Fly Fishing: Scaling Your Catch
If you’re fly fishing to eat your catch, rather than just for sport, you may be interested to know there’s more than one way to skin a cat – er, a fish, I mean.
A traditional way is to scale it and gut it. This method leaves the fish whole, and the head can either be cut off or left on. Small fish such as bream in fresh water and croaker in salt water are perfect for scaling, but bigger fish can be cleaned in other ways. And some cooking recipes are best with whole fish.
Keep fish wet until it's time to scale them, as this makes scale removal easier. You can do this by putting your catch in a live well, which is an aerated container filled with water for transporting fish. Alternatively, you can put your fish on a “stringer” in the water. A stringer is a cord with a pointed metal shaft on one end that slips through the gills. Usually a metal ring is fixed on one end to prevent the fish from sliding off. In any case, you should loop the line back through the ring on the first fish to attach it securely. Better yet, put the fish on ice as soon as you catch them to keep them moist and help preserve their flavor.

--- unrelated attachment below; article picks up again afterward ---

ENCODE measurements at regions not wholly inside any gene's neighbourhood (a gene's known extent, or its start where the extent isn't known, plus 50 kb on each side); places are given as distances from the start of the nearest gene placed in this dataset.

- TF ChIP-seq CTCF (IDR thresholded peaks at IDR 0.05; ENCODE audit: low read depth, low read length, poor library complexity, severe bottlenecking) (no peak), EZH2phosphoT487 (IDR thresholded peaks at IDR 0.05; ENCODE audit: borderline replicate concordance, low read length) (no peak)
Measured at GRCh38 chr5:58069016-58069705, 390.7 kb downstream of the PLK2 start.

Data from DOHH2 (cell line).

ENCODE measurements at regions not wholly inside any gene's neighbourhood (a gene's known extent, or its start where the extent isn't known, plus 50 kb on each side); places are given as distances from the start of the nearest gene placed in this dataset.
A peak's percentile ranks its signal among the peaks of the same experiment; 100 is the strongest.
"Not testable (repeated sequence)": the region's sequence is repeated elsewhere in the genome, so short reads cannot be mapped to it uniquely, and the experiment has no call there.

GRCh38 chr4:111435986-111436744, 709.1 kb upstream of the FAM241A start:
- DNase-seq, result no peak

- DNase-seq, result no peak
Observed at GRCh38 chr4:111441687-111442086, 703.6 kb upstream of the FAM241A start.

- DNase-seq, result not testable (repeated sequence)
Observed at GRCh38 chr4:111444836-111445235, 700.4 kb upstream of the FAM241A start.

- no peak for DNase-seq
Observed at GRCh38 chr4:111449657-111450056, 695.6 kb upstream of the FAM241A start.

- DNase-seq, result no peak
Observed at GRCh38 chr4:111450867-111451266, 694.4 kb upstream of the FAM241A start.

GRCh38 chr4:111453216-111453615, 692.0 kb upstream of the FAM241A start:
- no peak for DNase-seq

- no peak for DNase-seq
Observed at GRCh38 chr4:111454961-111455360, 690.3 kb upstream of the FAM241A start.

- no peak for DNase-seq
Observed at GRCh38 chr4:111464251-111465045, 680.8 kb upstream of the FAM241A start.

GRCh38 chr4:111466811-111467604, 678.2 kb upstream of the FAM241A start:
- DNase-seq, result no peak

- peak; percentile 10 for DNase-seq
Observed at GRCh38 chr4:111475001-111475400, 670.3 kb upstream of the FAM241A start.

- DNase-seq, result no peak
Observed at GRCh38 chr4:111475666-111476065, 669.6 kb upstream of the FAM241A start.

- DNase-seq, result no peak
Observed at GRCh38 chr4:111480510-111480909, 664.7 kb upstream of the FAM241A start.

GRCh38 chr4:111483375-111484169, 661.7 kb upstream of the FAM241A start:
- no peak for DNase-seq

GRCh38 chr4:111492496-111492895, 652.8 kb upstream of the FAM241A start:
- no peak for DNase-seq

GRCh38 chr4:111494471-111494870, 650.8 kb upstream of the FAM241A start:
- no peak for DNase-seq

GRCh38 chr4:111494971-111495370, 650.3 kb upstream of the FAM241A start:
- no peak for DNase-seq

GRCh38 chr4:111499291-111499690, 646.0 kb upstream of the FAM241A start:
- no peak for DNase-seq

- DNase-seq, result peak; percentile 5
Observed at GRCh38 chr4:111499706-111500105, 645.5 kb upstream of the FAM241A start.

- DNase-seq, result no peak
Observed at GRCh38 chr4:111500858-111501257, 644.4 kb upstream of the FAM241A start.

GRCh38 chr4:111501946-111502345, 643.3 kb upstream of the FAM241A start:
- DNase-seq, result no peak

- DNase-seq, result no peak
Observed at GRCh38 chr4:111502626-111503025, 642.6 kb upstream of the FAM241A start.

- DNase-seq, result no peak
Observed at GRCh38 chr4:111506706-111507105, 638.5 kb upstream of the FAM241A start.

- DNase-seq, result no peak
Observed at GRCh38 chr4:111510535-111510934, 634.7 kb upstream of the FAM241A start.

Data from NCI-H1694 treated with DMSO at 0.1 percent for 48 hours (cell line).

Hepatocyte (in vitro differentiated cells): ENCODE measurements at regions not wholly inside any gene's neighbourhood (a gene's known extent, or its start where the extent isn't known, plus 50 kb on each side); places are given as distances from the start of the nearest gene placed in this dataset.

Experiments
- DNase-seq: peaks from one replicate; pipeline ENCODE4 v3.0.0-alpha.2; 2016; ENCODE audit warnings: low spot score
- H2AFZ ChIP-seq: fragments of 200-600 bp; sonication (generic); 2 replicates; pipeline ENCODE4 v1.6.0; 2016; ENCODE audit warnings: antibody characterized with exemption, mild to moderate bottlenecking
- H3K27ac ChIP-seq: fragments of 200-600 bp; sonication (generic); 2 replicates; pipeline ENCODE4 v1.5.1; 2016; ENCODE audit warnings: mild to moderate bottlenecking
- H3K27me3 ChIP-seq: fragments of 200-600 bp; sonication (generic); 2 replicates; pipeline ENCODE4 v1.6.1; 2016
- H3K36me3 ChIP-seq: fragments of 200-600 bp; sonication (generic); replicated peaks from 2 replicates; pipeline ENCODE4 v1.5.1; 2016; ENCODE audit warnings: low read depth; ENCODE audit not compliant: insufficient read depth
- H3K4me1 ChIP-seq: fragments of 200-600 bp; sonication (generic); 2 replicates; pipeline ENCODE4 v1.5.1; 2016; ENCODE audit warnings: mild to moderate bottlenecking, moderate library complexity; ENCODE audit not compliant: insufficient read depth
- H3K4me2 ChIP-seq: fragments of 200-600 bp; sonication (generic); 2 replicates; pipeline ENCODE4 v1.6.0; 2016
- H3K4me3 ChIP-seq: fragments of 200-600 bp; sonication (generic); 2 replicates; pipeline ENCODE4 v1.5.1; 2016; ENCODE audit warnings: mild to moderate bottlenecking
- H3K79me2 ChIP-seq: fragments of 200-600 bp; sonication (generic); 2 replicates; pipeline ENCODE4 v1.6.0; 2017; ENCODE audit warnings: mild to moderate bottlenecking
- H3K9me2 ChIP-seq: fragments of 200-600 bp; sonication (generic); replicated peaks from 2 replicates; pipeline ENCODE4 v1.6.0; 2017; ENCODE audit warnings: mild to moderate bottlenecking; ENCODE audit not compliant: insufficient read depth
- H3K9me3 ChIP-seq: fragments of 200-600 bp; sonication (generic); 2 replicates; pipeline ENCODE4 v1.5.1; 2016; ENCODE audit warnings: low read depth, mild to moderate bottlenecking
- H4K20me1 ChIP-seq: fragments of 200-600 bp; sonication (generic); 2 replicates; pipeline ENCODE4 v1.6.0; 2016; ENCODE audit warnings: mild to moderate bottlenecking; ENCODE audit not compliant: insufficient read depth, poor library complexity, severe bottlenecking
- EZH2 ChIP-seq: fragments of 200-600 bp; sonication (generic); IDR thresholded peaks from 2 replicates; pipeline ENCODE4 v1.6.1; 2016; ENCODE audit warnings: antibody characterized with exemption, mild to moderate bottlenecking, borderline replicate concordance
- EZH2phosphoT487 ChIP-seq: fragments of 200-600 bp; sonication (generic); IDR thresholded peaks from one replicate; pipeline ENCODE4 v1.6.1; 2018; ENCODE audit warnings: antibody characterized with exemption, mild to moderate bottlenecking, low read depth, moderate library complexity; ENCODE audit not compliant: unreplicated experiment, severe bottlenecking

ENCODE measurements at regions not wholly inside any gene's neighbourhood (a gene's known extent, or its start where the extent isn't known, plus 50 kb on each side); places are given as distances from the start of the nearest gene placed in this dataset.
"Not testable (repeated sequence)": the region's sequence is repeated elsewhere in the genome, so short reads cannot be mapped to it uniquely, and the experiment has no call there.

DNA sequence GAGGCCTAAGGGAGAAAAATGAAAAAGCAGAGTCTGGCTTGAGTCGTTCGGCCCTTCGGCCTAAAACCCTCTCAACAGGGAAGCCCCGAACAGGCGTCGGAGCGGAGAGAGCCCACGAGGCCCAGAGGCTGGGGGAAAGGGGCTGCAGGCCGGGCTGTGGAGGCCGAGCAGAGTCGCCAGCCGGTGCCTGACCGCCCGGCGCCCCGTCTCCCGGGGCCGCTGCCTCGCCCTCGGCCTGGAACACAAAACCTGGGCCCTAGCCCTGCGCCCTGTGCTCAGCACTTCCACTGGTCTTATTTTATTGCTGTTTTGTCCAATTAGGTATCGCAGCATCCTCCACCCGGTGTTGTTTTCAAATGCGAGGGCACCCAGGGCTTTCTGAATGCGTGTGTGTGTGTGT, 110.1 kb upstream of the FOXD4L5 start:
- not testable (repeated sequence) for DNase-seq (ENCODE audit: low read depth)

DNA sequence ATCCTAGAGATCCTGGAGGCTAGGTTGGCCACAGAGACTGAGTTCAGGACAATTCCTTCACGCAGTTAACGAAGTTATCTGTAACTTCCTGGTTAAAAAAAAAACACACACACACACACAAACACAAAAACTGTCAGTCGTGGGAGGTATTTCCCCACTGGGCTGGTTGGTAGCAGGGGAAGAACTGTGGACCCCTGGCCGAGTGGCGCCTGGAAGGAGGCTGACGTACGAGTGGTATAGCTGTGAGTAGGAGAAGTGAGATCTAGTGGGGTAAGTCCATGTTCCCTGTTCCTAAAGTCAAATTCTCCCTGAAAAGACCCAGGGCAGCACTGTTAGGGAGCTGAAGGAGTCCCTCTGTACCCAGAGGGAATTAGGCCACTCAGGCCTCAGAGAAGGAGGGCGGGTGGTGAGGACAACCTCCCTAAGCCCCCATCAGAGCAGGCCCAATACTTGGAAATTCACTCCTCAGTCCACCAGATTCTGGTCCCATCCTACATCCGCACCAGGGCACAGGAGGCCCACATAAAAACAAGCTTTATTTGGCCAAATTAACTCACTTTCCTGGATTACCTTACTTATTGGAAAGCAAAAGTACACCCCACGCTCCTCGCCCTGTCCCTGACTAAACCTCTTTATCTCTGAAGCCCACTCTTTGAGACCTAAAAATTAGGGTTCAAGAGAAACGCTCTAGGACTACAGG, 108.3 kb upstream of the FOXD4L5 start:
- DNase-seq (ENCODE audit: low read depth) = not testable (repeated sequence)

When you’re ready to scale the fish, lay it on its side and rub the edge of a dull knife or spoon against the grain of the scales, working from tail to head. Either hold the fish by its head or used a clip board to hold it. A gloved holding hand will keep the fish from slipping. The scales should peel off easily as you scrape. Work carefully around the fins so you do not stick one into your hand. Certain fish, like trout and flounder, have tiny scales that are difficult to remove. The skin can be removed after cooking, but it’s perfectly okay to eat the skin and scales too. So, you too can become the Gordon Ramsay of fly fishing.